Many Volga German families settled in Parlier during its early days.
The largest group of German Russians in Reedley are Mennonites, but some Volga German families settled there also.
The first Volga Germans to settle in Sanger came from Dreispitz and Shcherbakovka.
Volga German families settled in Visalia.
The small settlement of Antlers, Colorado, was established in 1887 by a corporation composed of the Grass Valley Land and Water Co. and a group of English investors. The corporation's plan for Antlers included five cottages for their employees, a livery stable, town park, general store and a blacksmith shop. The new town was located in what today is the I-70 corridor between Rifle and Silt, on the fringe of Silt Mesa. The corporation and the investors owned most of the land in the Antlers district.
By the early 1900s Volga Germans from the Russian colonies Frank, Dietel, Dreispitz, Marienfeld, Oberdorf, Shcherbakovka, and Herzog settled in Brighton.
Many Volga German families came to Brush to work in the sugar beet industry. The factory opened 11 October 1906 in northeast Bruch and operated until 1955. Only the warehouse remains today.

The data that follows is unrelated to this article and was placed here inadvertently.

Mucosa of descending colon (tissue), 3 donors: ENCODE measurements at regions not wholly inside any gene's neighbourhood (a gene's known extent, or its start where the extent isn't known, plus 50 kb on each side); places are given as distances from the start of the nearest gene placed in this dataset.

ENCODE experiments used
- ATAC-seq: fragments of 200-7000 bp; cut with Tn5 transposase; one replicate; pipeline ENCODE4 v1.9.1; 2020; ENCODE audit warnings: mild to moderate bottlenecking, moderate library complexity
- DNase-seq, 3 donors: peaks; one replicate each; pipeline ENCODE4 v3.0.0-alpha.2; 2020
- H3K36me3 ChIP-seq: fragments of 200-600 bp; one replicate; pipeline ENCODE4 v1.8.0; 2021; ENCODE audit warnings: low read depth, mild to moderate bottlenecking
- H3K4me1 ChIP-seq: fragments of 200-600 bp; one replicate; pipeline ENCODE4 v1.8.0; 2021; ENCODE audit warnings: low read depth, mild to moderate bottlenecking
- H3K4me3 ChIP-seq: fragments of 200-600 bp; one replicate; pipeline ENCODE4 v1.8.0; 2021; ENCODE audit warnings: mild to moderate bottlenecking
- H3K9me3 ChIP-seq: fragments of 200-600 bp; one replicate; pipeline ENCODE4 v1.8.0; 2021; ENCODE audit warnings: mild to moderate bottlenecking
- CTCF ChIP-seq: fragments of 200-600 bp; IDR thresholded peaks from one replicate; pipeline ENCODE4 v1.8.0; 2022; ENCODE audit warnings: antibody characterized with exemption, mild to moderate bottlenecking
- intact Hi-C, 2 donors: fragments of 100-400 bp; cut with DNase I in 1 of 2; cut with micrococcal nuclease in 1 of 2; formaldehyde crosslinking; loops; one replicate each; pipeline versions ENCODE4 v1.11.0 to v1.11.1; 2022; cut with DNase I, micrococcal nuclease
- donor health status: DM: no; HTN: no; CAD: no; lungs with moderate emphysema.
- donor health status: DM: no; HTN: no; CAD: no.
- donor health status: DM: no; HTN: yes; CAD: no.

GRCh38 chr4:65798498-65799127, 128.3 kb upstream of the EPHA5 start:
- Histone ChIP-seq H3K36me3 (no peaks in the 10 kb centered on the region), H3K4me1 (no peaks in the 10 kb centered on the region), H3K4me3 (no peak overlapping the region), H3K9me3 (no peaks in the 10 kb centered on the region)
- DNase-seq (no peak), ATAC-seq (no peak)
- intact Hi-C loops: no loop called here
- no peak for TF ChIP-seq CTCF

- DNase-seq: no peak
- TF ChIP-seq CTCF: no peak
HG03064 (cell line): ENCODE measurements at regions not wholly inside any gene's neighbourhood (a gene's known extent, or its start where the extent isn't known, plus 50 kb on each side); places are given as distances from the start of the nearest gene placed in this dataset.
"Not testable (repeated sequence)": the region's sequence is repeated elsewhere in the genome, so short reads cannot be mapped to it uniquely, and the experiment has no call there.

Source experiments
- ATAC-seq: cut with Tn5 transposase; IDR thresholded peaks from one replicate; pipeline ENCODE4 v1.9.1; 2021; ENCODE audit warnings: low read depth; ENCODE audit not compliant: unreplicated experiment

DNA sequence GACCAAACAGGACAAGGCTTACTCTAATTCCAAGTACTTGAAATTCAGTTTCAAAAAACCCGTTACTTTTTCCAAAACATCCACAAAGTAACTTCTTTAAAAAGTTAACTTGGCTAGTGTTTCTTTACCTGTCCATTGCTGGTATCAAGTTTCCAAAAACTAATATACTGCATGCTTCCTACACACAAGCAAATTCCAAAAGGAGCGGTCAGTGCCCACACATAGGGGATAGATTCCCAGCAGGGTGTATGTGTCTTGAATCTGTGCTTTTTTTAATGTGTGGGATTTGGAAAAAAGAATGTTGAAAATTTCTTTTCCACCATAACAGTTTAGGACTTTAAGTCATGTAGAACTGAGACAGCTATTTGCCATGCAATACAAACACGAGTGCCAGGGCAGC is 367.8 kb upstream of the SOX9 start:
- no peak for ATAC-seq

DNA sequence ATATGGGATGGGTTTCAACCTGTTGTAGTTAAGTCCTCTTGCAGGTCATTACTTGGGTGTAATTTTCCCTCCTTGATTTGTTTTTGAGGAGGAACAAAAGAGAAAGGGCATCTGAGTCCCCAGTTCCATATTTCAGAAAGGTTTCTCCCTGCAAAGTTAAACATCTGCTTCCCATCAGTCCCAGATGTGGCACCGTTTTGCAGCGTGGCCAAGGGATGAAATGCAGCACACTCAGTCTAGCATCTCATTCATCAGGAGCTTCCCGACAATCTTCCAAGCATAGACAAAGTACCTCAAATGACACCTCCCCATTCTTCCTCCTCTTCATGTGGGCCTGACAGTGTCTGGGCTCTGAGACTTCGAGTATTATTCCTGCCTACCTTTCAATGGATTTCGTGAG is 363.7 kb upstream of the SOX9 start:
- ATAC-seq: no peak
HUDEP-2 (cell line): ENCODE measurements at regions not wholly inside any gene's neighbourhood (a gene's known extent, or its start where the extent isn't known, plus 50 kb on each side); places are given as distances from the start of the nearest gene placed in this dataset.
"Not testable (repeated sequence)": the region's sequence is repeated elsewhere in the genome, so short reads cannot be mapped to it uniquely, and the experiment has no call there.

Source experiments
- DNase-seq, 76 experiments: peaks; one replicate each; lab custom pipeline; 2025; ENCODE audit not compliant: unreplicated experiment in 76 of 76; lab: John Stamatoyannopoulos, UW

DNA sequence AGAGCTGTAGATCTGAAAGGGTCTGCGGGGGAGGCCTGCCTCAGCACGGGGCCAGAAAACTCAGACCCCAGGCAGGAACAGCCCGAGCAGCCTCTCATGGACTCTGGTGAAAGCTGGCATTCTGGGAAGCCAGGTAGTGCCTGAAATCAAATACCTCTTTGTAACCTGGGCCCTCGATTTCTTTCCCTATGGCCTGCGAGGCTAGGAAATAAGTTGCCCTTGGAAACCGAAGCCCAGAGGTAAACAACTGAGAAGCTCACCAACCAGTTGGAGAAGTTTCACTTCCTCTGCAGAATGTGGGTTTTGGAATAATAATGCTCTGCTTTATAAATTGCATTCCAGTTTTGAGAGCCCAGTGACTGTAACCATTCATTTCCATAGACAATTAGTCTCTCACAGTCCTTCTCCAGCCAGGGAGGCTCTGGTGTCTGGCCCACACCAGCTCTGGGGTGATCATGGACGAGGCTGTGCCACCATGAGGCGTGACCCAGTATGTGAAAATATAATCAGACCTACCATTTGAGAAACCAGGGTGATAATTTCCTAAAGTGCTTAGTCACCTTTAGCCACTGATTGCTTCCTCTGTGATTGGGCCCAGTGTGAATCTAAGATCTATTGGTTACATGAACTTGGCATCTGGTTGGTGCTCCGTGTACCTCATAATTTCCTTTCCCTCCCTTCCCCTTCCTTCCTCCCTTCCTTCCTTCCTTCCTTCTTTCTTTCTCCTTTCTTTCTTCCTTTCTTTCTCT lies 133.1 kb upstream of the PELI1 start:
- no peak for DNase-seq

The town of Eaton is named after Benjamin Harrison Eaton, a pioneer in irrigation that increased agricultural production in the area. With the development of the sugar beet industry in Weld County, many Volga German families moved to the area from Kansas and Nebraska.
By the early 1900s Volga Germans from the Russian colonies Frank, Dietel, Dreispitz, Erlenbach, Kautz, Merkel, Oberdorf, Pobochnaya, Rosenberg, Shcherbakovka, and Walter settled in Fort Collins. With the constrution of a sugar refinery, Fort Collins became another Northern Colorado link between the sugarbeet industry and Volga Germans. In Fort Collins, the Volga German neighborhood was called Saratow.
By the early 1900s Volga Germans from the Russian colonies of Anton, Dobrinka, Frank, Kautz, Kraft, and Yagodnaya Polyana had settled in and around Fort Morgan.